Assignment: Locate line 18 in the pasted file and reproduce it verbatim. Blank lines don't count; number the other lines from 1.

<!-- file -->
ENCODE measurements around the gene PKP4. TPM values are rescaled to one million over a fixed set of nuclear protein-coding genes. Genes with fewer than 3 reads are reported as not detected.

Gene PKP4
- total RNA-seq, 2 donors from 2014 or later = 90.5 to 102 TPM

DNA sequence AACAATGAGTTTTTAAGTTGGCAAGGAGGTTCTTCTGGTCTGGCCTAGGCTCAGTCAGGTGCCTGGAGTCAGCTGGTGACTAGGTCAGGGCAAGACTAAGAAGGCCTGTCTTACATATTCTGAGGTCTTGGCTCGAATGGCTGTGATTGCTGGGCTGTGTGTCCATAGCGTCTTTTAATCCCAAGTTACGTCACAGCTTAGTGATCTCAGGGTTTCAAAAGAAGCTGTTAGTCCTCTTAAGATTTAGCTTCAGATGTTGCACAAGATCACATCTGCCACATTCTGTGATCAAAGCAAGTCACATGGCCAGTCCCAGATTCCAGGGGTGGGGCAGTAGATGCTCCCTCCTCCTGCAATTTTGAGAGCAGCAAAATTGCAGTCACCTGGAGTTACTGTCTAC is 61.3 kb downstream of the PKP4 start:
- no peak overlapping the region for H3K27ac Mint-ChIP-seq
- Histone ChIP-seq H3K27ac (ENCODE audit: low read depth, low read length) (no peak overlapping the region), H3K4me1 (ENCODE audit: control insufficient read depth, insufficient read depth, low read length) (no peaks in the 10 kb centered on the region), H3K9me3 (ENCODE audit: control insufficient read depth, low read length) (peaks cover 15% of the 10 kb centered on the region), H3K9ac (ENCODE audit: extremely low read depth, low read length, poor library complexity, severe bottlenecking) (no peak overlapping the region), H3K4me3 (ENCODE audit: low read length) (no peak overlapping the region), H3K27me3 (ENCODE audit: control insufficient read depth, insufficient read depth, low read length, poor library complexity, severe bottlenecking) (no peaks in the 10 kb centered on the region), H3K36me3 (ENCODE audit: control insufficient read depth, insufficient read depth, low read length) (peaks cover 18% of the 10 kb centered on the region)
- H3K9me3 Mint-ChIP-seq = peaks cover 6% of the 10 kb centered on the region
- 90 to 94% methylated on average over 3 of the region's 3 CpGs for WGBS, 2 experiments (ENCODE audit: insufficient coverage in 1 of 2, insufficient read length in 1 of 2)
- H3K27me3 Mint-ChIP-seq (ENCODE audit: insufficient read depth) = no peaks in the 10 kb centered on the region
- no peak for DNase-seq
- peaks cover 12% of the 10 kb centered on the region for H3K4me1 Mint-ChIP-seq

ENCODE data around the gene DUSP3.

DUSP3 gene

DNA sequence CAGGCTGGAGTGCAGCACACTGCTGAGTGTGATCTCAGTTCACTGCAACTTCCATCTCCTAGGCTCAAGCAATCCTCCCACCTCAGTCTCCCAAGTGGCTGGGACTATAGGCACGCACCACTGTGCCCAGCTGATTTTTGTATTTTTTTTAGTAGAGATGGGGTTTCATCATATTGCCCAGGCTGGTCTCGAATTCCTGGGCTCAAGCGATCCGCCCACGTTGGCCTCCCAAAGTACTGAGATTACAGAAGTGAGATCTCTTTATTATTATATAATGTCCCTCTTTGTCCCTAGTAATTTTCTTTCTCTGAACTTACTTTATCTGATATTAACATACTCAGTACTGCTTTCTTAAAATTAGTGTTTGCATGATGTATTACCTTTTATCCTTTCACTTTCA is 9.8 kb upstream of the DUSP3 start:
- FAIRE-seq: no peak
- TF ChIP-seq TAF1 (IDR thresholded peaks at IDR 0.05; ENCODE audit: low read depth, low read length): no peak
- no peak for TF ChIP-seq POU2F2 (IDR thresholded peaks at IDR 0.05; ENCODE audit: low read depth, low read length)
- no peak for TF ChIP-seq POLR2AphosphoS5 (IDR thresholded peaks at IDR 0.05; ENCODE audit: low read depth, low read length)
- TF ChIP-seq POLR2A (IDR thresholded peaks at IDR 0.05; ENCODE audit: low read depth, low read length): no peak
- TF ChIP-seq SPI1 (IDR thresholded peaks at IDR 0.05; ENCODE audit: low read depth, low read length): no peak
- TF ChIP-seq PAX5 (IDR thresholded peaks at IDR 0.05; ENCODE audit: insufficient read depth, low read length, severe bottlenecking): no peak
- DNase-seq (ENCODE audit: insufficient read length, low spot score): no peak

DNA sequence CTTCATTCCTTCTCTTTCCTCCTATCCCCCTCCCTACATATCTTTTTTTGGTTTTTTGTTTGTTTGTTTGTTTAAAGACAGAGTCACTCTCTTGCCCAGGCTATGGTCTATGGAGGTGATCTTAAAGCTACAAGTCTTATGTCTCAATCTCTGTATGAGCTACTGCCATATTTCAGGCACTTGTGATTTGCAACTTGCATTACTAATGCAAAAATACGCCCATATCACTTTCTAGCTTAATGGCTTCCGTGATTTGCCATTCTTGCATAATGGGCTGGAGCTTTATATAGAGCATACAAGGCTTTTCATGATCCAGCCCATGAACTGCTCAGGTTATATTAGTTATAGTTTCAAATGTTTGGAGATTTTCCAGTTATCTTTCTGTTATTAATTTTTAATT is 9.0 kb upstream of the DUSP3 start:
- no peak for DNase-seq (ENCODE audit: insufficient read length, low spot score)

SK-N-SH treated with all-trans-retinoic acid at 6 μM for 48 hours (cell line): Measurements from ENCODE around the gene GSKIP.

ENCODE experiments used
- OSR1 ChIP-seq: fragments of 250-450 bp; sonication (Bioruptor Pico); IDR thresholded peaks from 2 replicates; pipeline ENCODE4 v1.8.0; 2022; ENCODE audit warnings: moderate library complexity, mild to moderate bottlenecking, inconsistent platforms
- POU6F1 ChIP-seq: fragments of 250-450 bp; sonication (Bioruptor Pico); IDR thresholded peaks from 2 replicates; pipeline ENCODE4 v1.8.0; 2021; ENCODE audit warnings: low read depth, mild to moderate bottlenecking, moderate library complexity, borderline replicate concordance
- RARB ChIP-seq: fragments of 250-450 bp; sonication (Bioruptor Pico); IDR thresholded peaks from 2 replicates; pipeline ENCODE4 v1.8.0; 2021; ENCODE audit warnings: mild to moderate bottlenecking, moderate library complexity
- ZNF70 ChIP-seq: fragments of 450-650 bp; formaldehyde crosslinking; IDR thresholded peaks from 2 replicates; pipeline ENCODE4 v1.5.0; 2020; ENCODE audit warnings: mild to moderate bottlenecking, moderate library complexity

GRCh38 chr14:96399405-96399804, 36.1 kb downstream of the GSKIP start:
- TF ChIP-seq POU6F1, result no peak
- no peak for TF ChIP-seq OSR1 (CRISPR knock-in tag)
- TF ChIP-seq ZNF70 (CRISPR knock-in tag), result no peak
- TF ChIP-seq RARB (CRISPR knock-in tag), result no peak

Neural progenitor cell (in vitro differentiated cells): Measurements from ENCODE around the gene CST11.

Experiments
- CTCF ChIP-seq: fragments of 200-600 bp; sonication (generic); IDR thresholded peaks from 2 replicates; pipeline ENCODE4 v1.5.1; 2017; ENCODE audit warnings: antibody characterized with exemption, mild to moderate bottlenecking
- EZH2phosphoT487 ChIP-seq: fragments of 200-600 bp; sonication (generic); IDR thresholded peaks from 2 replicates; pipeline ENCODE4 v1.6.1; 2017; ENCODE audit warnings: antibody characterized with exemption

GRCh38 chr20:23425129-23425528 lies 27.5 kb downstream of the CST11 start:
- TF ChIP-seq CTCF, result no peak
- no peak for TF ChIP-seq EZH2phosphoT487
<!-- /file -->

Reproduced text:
- no peak for TF ChIP-seq POLR2AphosphoS5 (IDR thresholded peaks at IDR 0.05; ENCODE audit: low read depth, low read length)